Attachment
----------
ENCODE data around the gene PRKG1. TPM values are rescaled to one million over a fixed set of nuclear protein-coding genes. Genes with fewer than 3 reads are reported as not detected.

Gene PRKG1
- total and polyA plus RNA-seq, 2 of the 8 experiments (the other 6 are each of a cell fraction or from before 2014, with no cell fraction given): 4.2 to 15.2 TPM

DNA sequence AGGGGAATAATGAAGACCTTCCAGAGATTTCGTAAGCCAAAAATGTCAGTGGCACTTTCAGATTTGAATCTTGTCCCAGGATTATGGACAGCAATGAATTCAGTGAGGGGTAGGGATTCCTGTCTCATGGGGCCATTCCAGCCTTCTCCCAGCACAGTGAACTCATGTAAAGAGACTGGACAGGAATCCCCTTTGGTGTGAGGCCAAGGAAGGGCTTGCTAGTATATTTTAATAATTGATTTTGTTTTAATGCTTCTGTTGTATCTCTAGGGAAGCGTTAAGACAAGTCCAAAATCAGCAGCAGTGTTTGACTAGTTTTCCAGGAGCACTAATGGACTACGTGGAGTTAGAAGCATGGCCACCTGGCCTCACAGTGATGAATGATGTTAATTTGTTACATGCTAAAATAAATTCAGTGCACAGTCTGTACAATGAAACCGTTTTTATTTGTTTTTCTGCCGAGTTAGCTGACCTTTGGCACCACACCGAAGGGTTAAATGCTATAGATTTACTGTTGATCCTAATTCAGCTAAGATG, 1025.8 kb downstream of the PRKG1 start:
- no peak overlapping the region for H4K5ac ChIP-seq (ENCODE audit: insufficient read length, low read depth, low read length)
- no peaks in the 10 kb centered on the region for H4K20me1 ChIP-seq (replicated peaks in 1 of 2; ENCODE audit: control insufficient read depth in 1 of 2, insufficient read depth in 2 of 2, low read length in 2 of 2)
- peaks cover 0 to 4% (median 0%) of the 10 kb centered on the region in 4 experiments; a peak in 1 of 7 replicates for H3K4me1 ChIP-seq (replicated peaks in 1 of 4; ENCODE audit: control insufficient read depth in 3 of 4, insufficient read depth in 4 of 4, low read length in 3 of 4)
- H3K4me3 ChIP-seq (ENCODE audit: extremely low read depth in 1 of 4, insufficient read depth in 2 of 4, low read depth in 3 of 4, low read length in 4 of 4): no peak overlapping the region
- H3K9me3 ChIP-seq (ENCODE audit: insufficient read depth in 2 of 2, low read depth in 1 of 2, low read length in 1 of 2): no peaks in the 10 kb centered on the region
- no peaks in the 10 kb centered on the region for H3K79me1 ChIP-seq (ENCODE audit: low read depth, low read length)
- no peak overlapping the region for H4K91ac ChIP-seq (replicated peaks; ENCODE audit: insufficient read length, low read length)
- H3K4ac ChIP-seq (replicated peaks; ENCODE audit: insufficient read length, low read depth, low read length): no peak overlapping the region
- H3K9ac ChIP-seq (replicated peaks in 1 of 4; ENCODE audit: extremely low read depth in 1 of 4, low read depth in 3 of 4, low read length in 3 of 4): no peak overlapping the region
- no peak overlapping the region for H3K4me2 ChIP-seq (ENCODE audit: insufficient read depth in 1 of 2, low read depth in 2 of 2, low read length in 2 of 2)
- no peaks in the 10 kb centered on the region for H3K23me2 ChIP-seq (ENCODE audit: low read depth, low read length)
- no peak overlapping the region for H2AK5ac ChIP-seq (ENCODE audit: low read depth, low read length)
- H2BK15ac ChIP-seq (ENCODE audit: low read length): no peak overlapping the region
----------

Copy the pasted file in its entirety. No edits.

ENCODE data around the gene PRKG1. TPM values are rescaled to one million over a fixed set of nuclear protein-coding genes. Genes with fewer than 3 reads are reported as not detected.

Gene PRKG1
- total and polyA plus RNA-seq, 2 of the 8 experiments (the other 6 are each of a cell fraction or from before 2014, with no cell fraction given): 4.2 to 15.2 TPM

DNA sequence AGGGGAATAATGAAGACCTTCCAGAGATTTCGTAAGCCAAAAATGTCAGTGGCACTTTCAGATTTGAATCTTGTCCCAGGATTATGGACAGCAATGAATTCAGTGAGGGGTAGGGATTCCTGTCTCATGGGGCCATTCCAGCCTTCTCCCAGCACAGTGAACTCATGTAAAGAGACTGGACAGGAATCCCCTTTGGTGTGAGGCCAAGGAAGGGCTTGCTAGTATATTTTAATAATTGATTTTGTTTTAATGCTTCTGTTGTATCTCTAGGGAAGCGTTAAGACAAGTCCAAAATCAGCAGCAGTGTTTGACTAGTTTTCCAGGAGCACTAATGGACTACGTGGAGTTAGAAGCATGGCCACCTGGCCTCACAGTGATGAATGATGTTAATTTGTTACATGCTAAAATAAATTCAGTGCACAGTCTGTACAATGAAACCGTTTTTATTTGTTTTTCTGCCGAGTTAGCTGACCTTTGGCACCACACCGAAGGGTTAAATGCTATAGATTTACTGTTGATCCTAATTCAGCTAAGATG, 1025.8 kb downstream of the PRKG1 start:
- no peak overlapping the region for H4K5ac ChIP-seq (ENCODE audit: insufficient read length, low read depth, low read length)
- no peaks in the 10 kb centered on the region for H4K20me1 ChIP-seq (replicated peaks in 1 of 2; ENCODE audit: control insufficient read depth in 1 of 2, insufficient read depth in 2 of 2, low read length in 2 of 2)
- peaks cover 0 to 4% (median 0%) of the 10 kb centered on the region in 4 experiments; a peak in 1 of 7 replicates for H3K4me1 ChIP-seq (replicated peaks in 1 of 4; ENCODE audit: control insufficient read depth in 3 of 4, insufficient read depth in 4 of 4, low read length in 3 of 4)
- H3K4me3 ChIP-seq (ENCODE audit: extremely low read depth in 1 of 4, insufficient read depth in 2 of 4, low read depth in 3 of 4, low read length in 4 of 4): no peak overlapping the region
- H3K9me3 ChIP-seq (ENCODE audit: insufficient read depth in 2 of 2, low read depth in 1 of 2, low read length in 1 of 2): no peaks in the 10 kb centered on the region
- no peaks in the 10 kb centered on the region for H3K79me1 ChIP-seq (ENCODE audit: low read depth, low read length)
- no peak overlapping the region for H4K91ac ChIP-seq (replicated peaks; ENCODE audit: insufficient read length, low read length)
- H3K4ac ChIP-seq (replicated peaks; ENCODE audit: insufficient read length, low read depth, low read length): no peak overlapping the region
- H3K9ac ChIP-seq (replicated peaks in 1 of 4; ENCODE audit: extremely low read depth in 1 of 4, low read depth in 3 of 4, low read length in 3 of 4): no peak overlapping the region
- no peak overlapping the region for H3K4me2 ChIP-seq (ENCODE audit: insufficient read depth in 1 of 2, low read depth in 2 of 2, low read length in 2 of 2)
- no peaks in the 10 kb centered on the region for H3K23me2 ChIP-seq (ENCODE audit: low read depth, low read length)
- no peak overlapping the region for H2AK5ac ChIP-seq (ENCODE audit: low read depth, low read length)
- H2BK15ac ChIP-seq (ENCODE audit: low read length): no peak overlapping the region